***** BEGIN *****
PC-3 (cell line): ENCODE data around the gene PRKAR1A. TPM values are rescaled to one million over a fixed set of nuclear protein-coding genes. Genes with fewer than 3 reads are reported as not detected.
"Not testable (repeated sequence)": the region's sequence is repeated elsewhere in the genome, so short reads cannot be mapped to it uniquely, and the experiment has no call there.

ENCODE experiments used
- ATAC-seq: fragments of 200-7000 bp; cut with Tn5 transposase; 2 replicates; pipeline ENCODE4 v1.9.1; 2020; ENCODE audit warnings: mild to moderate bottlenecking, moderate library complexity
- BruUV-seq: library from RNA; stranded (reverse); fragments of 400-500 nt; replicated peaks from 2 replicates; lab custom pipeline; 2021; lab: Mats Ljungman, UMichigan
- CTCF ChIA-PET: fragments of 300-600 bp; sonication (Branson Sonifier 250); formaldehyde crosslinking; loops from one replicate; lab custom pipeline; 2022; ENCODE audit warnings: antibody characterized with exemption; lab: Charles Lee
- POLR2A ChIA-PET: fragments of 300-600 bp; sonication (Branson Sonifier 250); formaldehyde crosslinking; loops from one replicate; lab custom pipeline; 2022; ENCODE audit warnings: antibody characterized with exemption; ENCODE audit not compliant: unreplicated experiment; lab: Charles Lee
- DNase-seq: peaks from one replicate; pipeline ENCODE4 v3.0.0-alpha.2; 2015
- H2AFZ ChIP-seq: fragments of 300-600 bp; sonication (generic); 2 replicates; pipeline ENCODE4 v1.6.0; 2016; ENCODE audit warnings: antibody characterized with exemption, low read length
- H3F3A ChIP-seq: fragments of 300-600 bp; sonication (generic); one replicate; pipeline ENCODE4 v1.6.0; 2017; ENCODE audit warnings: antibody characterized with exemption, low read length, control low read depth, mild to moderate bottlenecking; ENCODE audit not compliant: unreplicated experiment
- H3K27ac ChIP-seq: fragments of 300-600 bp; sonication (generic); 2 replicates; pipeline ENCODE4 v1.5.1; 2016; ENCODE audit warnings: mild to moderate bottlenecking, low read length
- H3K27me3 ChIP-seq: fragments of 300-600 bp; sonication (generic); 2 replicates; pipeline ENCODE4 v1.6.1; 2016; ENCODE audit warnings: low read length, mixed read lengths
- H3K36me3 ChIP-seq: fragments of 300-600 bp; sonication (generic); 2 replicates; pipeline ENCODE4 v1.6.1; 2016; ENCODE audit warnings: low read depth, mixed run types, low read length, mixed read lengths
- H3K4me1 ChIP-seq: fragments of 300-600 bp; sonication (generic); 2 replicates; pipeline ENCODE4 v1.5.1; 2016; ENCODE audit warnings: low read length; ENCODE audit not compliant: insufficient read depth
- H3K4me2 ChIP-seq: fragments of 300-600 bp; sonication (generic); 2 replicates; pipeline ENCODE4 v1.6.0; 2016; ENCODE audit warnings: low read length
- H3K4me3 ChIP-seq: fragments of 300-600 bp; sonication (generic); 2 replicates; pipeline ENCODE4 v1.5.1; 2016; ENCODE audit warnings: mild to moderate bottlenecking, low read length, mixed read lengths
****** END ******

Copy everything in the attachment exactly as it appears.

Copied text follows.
PC-3 (cell line): ENCODE data around the gene PRKAR1A. TPM values are rescaled to one million over a fixed set of nuclear protein-coding genes. Genes with fewer than 3 reads are reported as not detected.
"Not testable (repeated sequence)": the region's sequence is repeated elsewhere in the genome, so short reads cannot be mapped to it uniquely, and the experiment has no call there.

ENCODE experiments used
- ATAC-seq: fragments of 200-7000 bp; cut with Tn5 transposase; 2 replicates; pipeline ENCODE4 v1.9.1; 2020; ENCODE audit warnings: mild to moderate bottlenecking, moderate library complexity
- BruUV-seq: library from RNA; stranded (reverse); fragments of 400-500 nt; replicated peaks from 2 replicates; lab custom pipeline; 2021; lab: Mats Ljungman, UMichigan
- CTCF ChIA-PET: fragments of 300-600 bp; sonication (Branson Sonifier 250); formaldehyde crosslinking; loops from one replicate; lab custom pipeline; 2022; ENCODE audit warnings: antibody characterized with exemption; lab: Charles Lee
- POLR2A ChIA-PET: fragments of 300-600 bp; sonication (Branson Sonifier 250); formaldehyde crosslinking; loops from one replicate; lab custom pipeline; 2022; ENCODE audit warnings: antibody characterized with exemption; ENCODE audit not compliant: unreplicated experiment; lab: Charles Lee
- DNase-seq: peaks from one replicate; pipeline ENCODE4 v3.0.0-alpha.2; 2015
- H2AFZ ChIP-seq: fragments of 300-600 bp; sonication (generic); 2 replicates; pipeline ENCODE4 v1.6.0; 2016; ENCODE audit warnings: antibody characterized with exemption, low read length
- H3F3A ChIP-seq: fragments of 300-600 bp; sonication (generic); one replicate; pipeline ENCODE4 v1.6.0; 2017; ENCODE audit warnings: antibody characterized with exemption, low read length, control low read depth, mild to moderate bottlenecking; ENCODE audit not compliant: unreplicated experiment
- H3K27ac ChIP-seq: fragments of 300-600 bp; sonication (generic); 2 replicates; pipeline ENCODE4 v1.5.1; 2016; ENCODE audit warnings: mild to moderate bottlenecking, low read length
- H3K27me3 ChIP-seq: fragments of 300-600 bp; sonication (generic); 2 replicates; pipeline ENCODE4 v1.6.1; 2016; ENCODE audit warnings: low read length, mixed read lengths
- H3K36me3 ChIP-seq: fragments of 300-600 bp; sonication (generic); 2 replicates; pipeline ENCODE4 v1.6.1; 2016; ENCODE audit warnings: low read depth, mixed run types, low read length, mixed read lengths
- H3K4me1 ChIP-seq: fragments of 300-600 bp; sonication (generic); 2 replicates; pipeline ENCODE4 v1.5.1; 2016; ENCODE audit warnings: low read length; ENCODE audit not compliant: insufficient read depth
- H3K4me2 ChIP-seq: fragments of 300-600 bp; sonication (generic); 2 replicates; pipeline ENCODE4 v1.6.0; 2016; ENCODE audit warnings: low read length
- H3K4me3 ChIP-seq: fragments of 300-600 bp; sonication (generic); 2 replicates; pipeline ENCODE4 v1.5.1; 2016; ENCODE audit warnings: mild to moderate bottlenecking, low read length, mixed read lengths